The first time I saw him was in late March of 1987, as he was walking through the gate to the barn area at Playfair Race Course in Spokane.
He was slick as an eel, his winter coat already shed, a little brown Thoroughbred horse maybe fifteen-two hands in height. His legs, mane, and tail were black, and his sleek coat was shining in the sun. He was registered as a dark bay as far as the Jockey Club of America was concerned, but he was seal brown in color. He was alert and casually swishing his tail back and forth, looking left and right as my father led him through the gate to the barn area. The horse had seen it all before, and he didn’t seem to feel much about it one way or the other.
“Name of the horse?” the man in the guard shack asked.
“Officer’s Citation,” shouted the man who had sold the horse to my father. “He looks good, Marv,” said Jerry Franklin, a mountain of a man, tacked three and a half, at least.
To the uninitiated, Jerry weighed about three hundred and fifty pounds including the saddle, if so equipped. About two hundred thirty pounds more than the average jockey at Playfair. The jockeys usually tacked about a buck twenty. All equipment or “tack” is included in the weigh-in. Jerry was not a jockey, but he was a fixture at Playfair.
This little brown Thoroughbred did look good. To me, he looked like he was pretty well put together, but I didn’t know enough about the conformation of a Thoroughbred to support my opinion. He was muscular and understated, had a keen head and kept his ears pricked forward, always interested in what was going on.
My dad, Marv, was a farrier but he called himself a horse shoe-er. He was also a construction worker and usually operated a backhoe, big or small, the Case 980c his preferred machine. After work, he would drive two hundred miles or more to our home out on the edge of nowhere. He’d arrive home, bail out of the truck, and my brother and I would find ourselves suddenly involved in a very intense basketball game, us against him.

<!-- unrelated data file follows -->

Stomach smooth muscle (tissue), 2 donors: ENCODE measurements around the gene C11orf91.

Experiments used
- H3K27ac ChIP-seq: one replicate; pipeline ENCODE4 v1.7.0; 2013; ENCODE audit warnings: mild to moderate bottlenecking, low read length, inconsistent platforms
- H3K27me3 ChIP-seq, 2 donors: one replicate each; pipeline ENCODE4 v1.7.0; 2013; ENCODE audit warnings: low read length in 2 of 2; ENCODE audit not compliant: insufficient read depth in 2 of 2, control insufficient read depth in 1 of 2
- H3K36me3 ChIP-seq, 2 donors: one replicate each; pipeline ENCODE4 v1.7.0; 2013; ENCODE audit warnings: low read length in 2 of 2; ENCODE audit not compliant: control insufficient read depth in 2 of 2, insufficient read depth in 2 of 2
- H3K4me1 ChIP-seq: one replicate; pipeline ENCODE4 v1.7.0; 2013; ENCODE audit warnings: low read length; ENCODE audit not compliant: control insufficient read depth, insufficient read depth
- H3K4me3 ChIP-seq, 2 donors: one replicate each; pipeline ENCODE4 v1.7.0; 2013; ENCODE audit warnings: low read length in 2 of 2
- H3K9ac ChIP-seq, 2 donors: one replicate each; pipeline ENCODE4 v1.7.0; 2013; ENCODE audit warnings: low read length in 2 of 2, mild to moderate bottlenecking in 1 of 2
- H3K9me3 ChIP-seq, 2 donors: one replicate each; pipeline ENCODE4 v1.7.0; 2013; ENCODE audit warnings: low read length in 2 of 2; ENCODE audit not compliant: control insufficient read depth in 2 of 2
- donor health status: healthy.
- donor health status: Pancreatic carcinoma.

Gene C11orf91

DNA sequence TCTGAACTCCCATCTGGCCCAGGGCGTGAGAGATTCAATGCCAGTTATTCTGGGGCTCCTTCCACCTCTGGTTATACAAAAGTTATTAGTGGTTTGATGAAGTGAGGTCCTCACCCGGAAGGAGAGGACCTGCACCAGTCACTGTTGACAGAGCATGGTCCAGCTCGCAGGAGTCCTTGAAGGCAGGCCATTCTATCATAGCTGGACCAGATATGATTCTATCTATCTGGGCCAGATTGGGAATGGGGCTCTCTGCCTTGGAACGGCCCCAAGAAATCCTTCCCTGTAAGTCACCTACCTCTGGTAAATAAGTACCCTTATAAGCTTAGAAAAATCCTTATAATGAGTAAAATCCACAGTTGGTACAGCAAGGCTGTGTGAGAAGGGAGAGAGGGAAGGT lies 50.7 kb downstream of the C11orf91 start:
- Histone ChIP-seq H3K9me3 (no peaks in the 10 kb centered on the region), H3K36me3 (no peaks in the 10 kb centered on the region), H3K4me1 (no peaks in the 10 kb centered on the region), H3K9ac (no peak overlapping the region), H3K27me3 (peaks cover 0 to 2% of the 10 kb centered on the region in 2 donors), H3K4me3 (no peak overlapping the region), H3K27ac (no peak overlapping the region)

If the job was any less than two hundred miles away, he was home every night. He would usually be up for a game of hoops on that gravel driveway. He always wore cowboy boots with a low heel and a cowboy hat with a low crown; white straw in the summer, brown felt in the winter. Weekends, it was the sweat-stained gray felt, brim curled and worn smooth on the left side. He really wore that hat, and it fit. He wore it cocked off a little to the left, and a little more to the left if he was tuned up with a drink or two. The hat migrated further left relative to his blood alcohol level. His preferred drink was a screwdriver, his preferred singer was old Hank, not Hank, Jr. He liked Barbara Mandrell, too, as far as modern country went, but he would tell you Patsy Cline might be a better singer. “Jesus, that Barbara Mandrell is a looker, though.”
Weekends, we’d shoe horses. My brother or I would be cleaning up and straightening the re-usable shoes, while the other one would be holding the horse, head straight as a string and up, still as a statue. Marv would trim the hooves and tack the shoes on, fifteen dollars a head, seven for a trim. It wasn’t long before it was thirty and fifteen, Marv as busy as he wanted to be, and then some.
He’d stick nine nails between his teeth and only need eight, every single time. Tack the shoe on and then that ninth, take it out of his mouth to emphasize a point to one of his customers, usually along the lines of Nixon was a no good son of a bitch and that’s just a fact. After 1980, of course, the name was Reagan, but the same principle applied.
To be fair and balanced, he never said many good things about Carter in those days either. And while he liked the policies of Lyndon Johnson, “LBJ was one of the crookedest sons a bitch’s in history,” according to Marv. The truth is, you had to go all the way back to JFK to hear him say something good about a President.
His political views were a minority viewpoint by a wide margin in Whitman County Washington, also known as the Palouse country. There was nothing but wheat farms and fields as far as the eye could see. But Marv was the only union member as far as the eye could see, and he wouldn’t stand but a word or two of union bashing before he set things straight.
He was a member of Local 370 of the Operating Engineers, and proud of it. Marv was very intelligent, and one of his friends in the union wanted him to run for Business Agent, head of the local.
“What the hell makes you think I’d be any good at that?” Marv asked Jerry Young, a friend, co-worker, and astute observer of human nature.
“Because, Marv,” Jerry said, “You can tell a guy to get fucked in such a way he just wants to go do it.”